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BottleRock: New Grass, Donuts And A Superstar Named Tank

BottleRock: New Grass, Donuts And A Superstar Named Tank

BottleRock Music Festival 2018, Napa Valley
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NAPA, Calif. (CelebrityAccess) CelebrityAccess has just returned from BottleRock in Napa, Calif., after three days of music, food and wine and here’s a blog-tastic account of the artist performances, a few interviews, and an unnecessary digression into donuts.

BottleRock was built off the sweat equity of three people at promotion company Latitude 38 and has been an industry leader for the recent trend of combining the VIP / culinary experience with live music, with this year’s headliners Muse, The Killers, and Bruno Mars. The focus on special stages, VIP areas and suites with prices up to $3,500 has given the festival the pejorative nickname “White-chella” (aka the “Fancy Coachella” as Bruno Mars put it) but it was sold out and absolutely packed at a 30,000-cap per day. The business model works.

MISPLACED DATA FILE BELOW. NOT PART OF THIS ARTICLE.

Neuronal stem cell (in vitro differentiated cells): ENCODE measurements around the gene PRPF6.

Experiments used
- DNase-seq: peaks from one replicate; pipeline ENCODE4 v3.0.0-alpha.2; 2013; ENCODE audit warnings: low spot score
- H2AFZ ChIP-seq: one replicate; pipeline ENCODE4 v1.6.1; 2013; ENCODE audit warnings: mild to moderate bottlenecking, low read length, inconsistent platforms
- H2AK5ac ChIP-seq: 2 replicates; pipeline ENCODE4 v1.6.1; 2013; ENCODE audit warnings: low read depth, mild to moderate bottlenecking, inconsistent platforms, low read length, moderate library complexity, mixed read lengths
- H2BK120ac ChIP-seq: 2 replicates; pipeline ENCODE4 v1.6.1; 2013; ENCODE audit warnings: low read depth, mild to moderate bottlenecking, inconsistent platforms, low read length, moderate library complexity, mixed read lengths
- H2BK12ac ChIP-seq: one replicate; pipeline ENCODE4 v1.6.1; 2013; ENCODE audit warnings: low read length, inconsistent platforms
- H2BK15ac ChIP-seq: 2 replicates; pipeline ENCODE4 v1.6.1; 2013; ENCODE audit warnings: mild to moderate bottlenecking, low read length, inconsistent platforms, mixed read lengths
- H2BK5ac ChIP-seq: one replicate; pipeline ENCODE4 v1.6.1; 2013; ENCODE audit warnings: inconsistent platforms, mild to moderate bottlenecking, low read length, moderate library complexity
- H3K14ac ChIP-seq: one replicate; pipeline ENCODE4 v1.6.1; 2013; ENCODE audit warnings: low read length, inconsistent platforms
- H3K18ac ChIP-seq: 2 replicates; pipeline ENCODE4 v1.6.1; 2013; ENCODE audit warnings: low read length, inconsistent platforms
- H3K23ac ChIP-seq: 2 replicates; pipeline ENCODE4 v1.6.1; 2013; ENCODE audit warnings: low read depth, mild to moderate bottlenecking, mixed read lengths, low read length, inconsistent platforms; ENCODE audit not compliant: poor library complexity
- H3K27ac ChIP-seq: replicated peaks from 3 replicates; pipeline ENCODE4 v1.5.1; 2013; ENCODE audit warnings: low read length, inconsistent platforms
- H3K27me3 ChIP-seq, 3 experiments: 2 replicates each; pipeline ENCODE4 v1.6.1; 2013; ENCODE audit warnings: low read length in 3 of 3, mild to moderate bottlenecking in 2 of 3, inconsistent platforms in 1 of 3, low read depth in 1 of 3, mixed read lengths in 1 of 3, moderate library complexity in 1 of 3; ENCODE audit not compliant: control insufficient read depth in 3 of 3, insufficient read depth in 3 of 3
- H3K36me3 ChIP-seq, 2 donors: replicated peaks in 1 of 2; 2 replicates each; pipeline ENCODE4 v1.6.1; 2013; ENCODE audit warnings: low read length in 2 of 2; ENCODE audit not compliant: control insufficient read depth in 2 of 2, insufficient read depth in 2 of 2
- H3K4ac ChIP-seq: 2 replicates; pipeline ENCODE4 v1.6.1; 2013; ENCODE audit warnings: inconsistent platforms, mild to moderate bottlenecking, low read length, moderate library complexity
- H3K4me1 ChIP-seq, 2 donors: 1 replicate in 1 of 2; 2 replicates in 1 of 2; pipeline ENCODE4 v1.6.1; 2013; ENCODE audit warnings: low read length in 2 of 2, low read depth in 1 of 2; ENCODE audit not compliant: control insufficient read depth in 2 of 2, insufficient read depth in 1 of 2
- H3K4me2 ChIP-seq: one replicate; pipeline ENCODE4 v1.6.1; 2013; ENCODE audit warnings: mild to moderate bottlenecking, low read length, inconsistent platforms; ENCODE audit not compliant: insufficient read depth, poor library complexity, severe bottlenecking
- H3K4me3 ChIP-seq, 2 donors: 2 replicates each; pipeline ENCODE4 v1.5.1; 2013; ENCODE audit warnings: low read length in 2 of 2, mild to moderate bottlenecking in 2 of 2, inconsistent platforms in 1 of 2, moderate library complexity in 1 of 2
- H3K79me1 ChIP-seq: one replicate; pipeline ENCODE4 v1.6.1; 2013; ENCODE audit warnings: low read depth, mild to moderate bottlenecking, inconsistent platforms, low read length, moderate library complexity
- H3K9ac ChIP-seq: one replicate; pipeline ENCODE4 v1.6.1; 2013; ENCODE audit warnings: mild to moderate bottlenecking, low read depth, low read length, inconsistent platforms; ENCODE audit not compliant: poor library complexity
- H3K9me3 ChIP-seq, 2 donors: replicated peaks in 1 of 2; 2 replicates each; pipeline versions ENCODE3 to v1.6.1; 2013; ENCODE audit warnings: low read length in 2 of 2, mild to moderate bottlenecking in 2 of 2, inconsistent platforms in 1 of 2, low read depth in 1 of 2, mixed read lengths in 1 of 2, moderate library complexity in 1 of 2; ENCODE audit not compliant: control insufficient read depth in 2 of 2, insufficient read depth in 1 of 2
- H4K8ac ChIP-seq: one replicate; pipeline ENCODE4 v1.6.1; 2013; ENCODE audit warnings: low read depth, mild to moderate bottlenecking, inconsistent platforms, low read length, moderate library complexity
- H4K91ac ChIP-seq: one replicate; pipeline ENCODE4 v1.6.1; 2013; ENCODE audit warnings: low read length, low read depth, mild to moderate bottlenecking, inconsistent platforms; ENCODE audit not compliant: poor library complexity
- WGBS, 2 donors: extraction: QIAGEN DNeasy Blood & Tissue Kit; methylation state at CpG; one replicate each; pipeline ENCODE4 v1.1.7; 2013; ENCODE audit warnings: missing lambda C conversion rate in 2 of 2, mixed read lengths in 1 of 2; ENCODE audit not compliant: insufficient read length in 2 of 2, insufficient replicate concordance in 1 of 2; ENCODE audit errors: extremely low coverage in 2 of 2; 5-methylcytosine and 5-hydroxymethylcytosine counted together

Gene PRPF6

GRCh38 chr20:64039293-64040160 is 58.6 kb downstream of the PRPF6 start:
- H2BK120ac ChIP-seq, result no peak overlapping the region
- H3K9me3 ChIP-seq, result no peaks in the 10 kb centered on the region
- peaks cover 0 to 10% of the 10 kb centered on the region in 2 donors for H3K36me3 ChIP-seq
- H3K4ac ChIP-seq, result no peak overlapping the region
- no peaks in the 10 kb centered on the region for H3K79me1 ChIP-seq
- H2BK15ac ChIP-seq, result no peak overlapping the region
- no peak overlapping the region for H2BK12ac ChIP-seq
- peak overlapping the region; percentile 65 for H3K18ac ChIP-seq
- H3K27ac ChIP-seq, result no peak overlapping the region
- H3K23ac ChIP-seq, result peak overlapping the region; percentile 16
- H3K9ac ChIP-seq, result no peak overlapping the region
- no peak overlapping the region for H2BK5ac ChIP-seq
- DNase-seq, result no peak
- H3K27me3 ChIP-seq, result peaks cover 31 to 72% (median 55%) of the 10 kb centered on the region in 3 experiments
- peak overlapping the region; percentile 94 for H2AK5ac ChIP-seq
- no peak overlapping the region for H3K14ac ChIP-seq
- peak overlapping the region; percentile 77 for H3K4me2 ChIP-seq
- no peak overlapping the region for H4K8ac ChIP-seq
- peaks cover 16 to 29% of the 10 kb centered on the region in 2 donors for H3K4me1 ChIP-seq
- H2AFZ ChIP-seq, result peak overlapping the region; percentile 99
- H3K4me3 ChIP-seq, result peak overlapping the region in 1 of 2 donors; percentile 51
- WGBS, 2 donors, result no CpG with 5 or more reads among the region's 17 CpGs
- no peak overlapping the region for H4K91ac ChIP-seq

A few things were different this year, the first one since Live Nation acquired a majority stake in the company. Namely, grass. The site of the festival, Napa Valley Expo, was the landing ground for firefighters and their massive equipment last fall during the area’s devastating firestorm, destroying the grounds. Rather than attempting to regrow grass throughout the property, BottleRock rolled out acres of artificial turf that not only looked nice and was easy to walk on but probably made for an easy late-night clean up. Also new, at least so it seemed to this visitor, was more focus on up-and-coming acts. It had its share of Shakey Graves’s, Michael Frantis, Allen Stones, along with mainstage acts likes Earth, Wind & Fire and Thievery Corporation, but also more of the relatively less-known like Hundred Handed, David Luning, The Alive, The Record Company, and Ethan Tucker. Plus, of course Caitlyn Smith.